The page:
A great article from Brain & Life (American academy of neurology) on meditation called Inner peace.
BRAIN & LIFE
We now have our very own INSIGHT TIMER group for Cervical Myelopathy you can join by entering your details in the form below
How kind are you to yourself?
When you are having a tough day, do you congratulate yourself on what you manage despite that, or do you have a go at yourself for struggling?
As humans we are generally pretty rubbish at being kind to ourselves. An approach called compassion focused therapy is based on how the human brain evolved and explains why we are so tough on ourselves.
Paul Gilbert, who developed this approach, believes in sharing all the resources and information:
A summary of compassion focused therapy ideas can be found at:
GET SELF HELP COMPASSION
There are some nice worksheets on becoming aware of your levels of criticism and compassion practices under therapist resources at:
ACT WITH COMPASSION
The centre for clinical interventions is an Australian site with excellent self help workbooks for a whole range of issues including building compassion, managing panic, dealing with distress and overcoming perfectionism (a character trait many of us have but which makes pacing energy nigh on impossible so definitely worth a quick look):
Most have simple questions in the first module to help you assess whether this is a specific area that might be helpful for you to explore further.
Finally, the great thing about the internet is just how many resources there are.
You may have come across many that you could share on a forum like this to help others.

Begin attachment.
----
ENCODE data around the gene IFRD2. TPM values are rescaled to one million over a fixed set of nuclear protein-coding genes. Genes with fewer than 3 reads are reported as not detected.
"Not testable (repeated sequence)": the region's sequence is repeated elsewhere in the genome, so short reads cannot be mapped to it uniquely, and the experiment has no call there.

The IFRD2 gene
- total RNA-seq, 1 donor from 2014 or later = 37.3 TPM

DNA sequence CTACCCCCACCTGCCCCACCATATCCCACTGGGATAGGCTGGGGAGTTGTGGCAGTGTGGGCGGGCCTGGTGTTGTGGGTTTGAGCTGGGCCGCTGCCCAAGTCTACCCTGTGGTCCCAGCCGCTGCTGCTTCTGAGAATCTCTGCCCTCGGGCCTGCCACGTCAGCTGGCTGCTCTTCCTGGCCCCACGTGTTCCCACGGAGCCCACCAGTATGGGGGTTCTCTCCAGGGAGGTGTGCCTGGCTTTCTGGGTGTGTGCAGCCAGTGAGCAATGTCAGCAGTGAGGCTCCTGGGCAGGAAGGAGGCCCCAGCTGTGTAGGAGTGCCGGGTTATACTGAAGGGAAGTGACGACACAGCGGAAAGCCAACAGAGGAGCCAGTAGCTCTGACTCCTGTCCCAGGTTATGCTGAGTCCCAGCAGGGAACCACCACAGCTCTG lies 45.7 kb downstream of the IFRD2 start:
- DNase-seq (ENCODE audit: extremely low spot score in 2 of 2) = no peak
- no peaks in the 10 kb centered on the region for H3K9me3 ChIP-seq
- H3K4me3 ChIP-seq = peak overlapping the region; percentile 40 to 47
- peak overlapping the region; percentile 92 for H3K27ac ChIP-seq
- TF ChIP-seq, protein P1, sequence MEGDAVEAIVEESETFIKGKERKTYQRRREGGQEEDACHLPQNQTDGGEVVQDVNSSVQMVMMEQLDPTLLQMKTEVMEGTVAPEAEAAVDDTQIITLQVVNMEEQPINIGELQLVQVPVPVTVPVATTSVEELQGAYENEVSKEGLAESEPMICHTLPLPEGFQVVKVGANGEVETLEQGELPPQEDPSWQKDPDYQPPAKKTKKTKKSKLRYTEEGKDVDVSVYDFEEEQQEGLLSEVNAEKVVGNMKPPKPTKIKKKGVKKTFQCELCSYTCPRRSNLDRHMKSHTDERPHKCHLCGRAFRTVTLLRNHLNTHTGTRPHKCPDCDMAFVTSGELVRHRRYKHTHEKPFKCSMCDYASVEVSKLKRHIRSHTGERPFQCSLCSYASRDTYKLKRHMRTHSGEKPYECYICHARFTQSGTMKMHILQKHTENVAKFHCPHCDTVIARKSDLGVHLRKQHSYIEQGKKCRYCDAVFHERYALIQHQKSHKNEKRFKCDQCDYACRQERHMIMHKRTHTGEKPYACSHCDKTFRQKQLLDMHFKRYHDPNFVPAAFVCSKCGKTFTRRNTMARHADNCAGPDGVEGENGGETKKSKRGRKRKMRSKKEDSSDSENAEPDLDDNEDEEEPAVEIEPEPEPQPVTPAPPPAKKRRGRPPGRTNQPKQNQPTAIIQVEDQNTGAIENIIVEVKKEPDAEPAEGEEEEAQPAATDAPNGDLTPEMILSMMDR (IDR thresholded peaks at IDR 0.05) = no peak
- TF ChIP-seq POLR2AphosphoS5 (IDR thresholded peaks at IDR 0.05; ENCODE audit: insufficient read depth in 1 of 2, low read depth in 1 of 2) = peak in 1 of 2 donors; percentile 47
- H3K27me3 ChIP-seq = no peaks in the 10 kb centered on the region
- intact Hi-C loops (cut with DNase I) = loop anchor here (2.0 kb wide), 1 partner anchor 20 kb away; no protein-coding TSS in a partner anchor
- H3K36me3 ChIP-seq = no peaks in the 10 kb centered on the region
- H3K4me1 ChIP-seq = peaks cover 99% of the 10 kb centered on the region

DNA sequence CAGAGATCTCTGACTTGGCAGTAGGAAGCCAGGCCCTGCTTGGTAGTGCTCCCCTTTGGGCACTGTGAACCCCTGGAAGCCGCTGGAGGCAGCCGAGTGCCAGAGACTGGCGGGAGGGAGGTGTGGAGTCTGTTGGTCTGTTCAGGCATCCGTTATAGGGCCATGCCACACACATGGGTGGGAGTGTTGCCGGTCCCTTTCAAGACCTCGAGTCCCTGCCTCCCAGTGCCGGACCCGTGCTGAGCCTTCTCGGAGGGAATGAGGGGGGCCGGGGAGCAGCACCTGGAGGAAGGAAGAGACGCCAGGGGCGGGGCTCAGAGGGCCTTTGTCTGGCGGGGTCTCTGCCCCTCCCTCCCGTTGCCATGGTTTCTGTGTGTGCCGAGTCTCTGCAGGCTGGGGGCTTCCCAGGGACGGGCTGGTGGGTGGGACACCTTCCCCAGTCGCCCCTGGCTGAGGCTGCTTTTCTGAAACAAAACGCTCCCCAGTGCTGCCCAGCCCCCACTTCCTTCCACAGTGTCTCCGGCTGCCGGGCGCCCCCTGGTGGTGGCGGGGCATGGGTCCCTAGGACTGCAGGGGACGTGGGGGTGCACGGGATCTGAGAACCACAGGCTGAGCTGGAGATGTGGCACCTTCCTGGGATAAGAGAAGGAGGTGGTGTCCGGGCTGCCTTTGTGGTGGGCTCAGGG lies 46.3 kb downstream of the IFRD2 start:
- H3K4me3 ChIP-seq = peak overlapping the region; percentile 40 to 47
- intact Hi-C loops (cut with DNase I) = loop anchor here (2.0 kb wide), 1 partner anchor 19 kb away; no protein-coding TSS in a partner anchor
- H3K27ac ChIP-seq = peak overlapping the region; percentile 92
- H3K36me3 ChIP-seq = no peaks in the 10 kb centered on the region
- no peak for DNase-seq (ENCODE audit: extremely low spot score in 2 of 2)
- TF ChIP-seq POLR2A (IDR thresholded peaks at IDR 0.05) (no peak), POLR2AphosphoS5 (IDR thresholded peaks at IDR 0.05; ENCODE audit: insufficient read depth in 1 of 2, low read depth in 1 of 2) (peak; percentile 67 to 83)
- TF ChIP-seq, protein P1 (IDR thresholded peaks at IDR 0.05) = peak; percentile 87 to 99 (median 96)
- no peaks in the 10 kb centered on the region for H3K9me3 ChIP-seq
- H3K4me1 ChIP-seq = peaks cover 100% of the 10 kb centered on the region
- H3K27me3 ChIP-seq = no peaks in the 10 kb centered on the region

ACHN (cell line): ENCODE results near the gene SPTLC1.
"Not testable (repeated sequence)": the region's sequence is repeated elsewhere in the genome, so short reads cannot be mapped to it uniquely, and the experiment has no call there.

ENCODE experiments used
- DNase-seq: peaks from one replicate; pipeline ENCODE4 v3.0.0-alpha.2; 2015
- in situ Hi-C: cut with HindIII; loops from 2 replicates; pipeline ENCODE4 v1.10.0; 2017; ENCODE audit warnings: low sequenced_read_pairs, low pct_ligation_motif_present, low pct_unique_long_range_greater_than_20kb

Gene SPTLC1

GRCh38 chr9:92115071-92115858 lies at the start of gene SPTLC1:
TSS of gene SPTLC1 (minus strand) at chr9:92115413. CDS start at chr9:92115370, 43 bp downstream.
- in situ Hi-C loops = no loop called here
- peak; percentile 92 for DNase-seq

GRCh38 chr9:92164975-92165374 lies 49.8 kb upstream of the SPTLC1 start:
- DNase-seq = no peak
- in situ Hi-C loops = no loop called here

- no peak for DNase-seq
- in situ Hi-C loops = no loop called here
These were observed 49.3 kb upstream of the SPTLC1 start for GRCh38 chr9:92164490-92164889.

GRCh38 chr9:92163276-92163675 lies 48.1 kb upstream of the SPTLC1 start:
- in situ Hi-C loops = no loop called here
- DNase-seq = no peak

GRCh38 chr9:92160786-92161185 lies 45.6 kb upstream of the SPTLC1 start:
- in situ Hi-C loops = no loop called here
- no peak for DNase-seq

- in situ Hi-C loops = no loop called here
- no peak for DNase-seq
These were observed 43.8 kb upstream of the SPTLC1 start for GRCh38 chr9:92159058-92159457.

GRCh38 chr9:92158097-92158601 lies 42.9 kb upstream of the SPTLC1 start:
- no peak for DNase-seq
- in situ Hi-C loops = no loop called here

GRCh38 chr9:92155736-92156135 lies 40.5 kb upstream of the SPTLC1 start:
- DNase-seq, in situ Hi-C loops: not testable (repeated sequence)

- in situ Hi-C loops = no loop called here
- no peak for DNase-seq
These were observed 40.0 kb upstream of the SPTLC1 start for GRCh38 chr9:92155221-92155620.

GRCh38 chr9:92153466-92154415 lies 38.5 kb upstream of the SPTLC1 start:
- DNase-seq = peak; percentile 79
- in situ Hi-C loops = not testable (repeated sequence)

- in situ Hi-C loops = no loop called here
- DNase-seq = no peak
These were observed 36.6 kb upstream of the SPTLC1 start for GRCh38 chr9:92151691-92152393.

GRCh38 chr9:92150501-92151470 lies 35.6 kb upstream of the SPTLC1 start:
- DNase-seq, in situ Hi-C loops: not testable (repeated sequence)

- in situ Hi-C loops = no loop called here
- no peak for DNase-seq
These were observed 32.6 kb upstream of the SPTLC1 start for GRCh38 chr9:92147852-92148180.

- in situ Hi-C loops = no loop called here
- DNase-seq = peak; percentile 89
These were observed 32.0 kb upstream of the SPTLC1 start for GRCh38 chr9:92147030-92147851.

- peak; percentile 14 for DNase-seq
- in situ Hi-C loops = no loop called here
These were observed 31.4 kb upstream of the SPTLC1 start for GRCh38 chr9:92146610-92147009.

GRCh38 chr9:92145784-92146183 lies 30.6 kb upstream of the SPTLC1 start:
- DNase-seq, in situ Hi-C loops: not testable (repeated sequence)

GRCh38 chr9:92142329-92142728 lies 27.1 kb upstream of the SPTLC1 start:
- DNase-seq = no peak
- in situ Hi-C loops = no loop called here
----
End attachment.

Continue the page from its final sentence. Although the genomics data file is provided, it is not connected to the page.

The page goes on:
There are also great Apps like Headspace which talk you through mindfulness exercises.
This is a list of Apps recommended by the NHS:
GET SELF HELP APPS
Here is a list here of
If you feel you want further support for your mental health and ways of managing stress, a good first point of contact is your GP who can refer on to primary care therapy.
There are many parts of the UK where you can also refer yourself - the NHS website has a service finder:
SERVICE SEARCH PSYCHOLOGICAL THERAPIES
Mind often offer free courses and support:
If you feel you are in crisis with your mental health and you are
having – suicidal thoughts and feelings; or thoughts about harming yourself or someone else; or you have seriously hurt yourself…
You can go to any hospital A&E department and ask for help (if you need to, call 999 and ask for an ambulance). There are specialist mental health liaison teams in hospitals who will see you quickly and be able to offer the most appropriate support.
Dr Amalia Gasson Amalia has been working in adult mental health in the NHS for eight years, currently working in a community mental health rehabilitation team. She is experienced in working therapeutically with clients with a wide range of difficulties, with a focus on anxiety, depression, relationship difficulties and serious mental health difficulties. She also has an interest in chronic pain and physical health conditions and has completed research into chronic fatigue syndrome.